Brexit: how can Australia secure the right trade deal?

14 March 2017

An international trade expert has proposed a plan for Australia to secure a beneficial trade deal with the UK, as Brexit draws nearer.

British Prime Minister Theresa May is pictured speaking at a recent forum. Image: WikiMedia Commons

The UK parliament has given Britain's Prime Minister Theresa May authority to trigger Article 50. Article 50 is a condition of the EU's Lisbon Treaty that allows member states to exit the bloc. Image: WikiMedia Commons

Trade deal talks with the United Kingdom should only begin once Australia is assured of the UK’s post-Brexit trading status, says a University of Sydney expert.

In an expert submission to the Joint Standing Committee on Foreign Affairs, Defence and Trade, Associate Professor Mark Melatos suggests Australia should also wait for larger trading nations such as Canada and the US to negotiate trade deals with the UK – paving the way for Australia to build on concessions and secure better terms in a deal for itself.

A parliamentary committee is investigating Australia’s trade and investment relationship with Britain. Associate Professor Melatos’s submission addresses several matters listed in the inquiry’s terms of reference.

“Brexit makes it difficult for Australia, because we don’t yet know what the UK’s trade status will be once it makes its exit from the EU,” said Associate Professor Melatos, of the University of Sydney’s School of Economics.

The submission states the UK is likely to become a ‘distressed negotiator’ once Article 50 – which enacts the UK’s departure from the EU – is triggered.

Australia can build on gains secured by the US and Canada

“The greatest risk for Australia is not in moving late or even not at all. The risk for the nation is in not capitalising on a once-in-a-lifetime event to secure maximum trade and investment preferences from the United Kingdom,” said Associate Professor Melatos. 

Associate Professor Melatos’s analysis of national bargaining positions suggests that countries such as the United States and Canada will be better placed to exploit the UK’s weakened bargaining status.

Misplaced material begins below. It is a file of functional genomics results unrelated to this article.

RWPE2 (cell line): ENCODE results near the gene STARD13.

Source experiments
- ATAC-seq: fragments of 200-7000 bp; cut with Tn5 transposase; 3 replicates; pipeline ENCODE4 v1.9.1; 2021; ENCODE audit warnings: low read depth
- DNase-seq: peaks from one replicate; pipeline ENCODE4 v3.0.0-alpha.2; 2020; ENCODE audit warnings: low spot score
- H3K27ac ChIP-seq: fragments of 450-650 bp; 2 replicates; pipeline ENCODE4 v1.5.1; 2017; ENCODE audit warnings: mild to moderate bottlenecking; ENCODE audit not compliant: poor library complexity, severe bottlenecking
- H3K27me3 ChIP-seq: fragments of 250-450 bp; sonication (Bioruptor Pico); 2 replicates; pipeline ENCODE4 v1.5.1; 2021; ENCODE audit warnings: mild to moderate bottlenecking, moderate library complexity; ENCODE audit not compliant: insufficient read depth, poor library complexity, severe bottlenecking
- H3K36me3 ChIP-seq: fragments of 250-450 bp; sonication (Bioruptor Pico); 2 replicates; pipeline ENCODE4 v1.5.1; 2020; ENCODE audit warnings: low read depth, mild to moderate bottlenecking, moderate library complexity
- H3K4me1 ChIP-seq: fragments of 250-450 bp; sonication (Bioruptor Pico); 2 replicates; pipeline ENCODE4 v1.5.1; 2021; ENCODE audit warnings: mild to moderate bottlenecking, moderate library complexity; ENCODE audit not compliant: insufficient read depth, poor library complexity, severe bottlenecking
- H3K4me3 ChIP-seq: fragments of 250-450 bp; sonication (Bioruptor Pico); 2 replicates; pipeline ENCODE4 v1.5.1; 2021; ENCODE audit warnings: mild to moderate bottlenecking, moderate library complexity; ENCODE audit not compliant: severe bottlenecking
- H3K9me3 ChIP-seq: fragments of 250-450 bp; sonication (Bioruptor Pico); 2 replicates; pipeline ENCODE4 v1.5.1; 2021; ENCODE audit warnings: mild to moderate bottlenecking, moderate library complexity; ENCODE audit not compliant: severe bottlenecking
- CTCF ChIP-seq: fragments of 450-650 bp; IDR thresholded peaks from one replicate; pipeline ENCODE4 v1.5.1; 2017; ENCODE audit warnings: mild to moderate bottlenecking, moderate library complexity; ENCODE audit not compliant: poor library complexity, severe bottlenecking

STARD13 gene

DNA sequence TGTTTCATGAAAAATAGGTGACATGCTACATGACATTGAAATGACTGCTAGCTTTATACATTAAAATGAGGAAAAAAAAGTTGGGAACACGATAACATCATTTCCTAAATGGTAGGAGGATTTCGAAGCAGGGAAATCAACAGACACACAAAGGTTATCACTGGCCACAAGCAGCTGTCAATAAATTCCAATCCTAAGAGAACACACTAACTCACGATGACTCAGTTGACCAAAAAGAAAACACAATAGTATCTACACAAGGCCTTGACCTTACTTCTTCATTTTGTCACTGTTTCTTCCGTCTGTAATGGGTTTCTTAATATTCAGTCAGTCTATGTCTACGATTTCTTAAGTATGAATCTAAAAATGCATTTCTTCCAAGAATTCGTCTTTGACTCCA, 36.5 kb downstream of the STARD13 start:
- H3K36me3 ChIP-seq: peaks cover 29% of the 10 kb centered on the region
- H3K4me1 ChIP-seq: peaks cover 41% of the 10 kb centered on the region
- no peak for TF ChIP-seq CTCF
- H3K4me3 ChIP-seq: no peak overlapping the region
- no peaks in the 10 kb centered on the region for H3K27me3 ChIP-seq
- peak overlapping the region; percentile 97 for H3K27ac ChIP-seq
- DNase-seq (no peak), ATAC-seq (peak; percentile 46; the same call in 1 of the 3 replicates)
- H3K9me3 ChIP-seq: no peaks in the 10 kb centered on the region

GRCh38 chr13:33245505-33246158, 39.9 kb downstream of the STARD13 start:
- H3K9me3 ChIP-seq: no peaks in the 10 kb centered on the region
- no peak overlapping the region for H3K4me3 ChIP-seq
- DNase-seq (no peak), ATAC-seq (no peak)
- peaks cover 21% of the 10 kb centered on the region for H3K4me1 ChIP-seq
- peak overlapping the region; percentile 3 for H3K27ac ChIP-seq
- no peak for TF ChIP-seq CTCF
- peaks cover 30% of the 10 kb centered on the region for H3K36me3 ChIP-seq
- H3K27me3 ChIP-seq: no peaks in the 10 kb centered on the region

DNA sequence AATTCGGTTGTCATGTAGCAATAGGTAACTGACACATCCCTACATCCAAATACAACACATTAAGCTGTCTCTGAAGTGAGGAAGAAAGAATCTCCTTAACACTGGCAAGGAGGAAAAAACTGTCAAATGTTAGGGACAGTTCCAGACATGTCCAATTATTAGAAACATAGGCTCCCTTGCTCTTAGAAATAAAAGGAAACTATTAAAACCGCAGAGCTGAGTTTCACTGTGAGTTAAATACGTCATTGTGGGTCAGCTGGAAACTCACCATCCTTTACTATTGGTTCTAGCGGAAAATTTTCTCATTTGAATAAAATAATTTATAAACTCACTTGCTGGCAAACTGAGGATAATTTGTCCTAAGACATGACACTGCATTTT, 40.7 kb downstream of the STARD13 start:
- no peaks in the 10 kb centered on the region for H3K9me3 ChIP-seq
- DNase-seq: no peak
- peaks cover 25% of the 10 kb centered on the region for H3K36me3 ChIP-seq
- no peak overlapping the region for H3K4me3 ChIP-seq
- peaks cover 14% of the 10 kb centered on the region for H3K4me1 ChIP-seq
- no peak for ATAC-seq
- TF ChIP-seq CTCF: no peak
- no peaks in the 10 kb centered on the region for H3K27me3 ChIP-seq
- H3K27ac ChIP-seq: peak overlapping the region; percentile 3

For example, if the United States can secure substantial intellectual property concessions, and Canada substantial concessions around access to the UK’s agriculture market, Australia can then benefit by piggy-backing on their efforts to form a stronger baseline for its own deal. 

What trade deal conditions could negotiators face?

Associate Professor Melatos’s analysis also outlines two post-Brexit scenarios for their effect on Australia’s trade deal prospects.

The first, in which there is no preferential trade deal between the UK and the EU post‐Brexit, would see UK‐EU trade based on World Trade Organization rules, giving the UK complete freedom to strike a deal with Australia.

“This would allow Australia to push for the most aspirational trade agreement possible,” explains Associate Professor Melatos.

A second scenario — where the UK and EU do strike a post-Brexit trade deal — would serve to restrict the concessions that the UK could grant Australia in bilateral negotiations, most likely leading to a less positive outcome for Australia.

Luke O'Neill

Media and PR Adviser (Humanities and Social Sciences)